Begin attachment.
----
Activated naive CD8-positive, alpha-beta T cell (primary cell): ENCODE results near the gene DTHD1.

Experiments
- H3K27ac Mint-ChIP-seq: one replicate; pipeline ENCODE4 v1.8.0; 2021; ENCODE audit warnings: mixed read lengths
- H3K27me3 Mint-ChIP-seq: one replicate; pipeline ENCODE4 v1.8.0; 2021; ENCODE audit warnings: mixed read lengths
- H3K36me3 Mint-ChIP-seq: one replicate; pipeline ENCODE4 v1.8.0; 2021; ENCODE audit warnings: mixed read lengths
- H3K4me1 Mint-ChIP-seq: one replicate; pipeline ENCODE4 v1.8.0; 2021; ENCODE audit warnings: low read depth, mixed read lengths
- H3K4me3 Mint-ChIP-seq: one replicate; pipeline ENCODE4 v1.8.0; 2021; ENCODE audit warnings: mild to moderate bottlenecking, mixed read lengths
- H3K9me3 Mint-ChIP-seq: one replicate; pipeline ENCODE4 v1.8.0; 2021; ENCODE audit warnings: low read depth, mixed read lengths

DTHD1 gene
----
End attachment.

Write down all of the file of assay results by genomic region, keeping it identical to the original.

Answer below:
Activated naive CD8-positive, alpha-beta T cell (primary cell): ENCODE results near the gene DTHD1.

Experiments
- H3K27ac Mint-ChIP-seq: one replicate; pipeline ENCODE4 v1.8.0; 2021; ENCODE audit warnings: mixed read lengths
- H3K27me3 Mint-ChIP-seq: one replicate; pipeline ENCODE4 v1.8.0; 2021; ENCODE audit warnings: mixed read lengths
- H3K36me3 Mint-ChIP-seq: one replicate; pipeline ENCODE4 v1.8.0; 2021; ENCODE audit warnings: mixed read lengths
- H3K4me1 Mint-ChIP-seq: one replicate; pipeline ENCODE4 v1.8.0; 2021; ENCODE audit warnings: low read depth, mixed read lengths
- H3K4me3 Mint-ChIP-seq: one replicate; pipeline ENCODE4 v1.8.0; 2021; ENCODE audit warnings: mild to moderate bottlenecking, mixed read lengths
- H3K9me3 Mint-ChIP-seq: one replicate; pipeline ENCODE4 v1.8.0; 2021; ENCODE audit warnings: low read depth, mixed read lengths

DTHD1 gene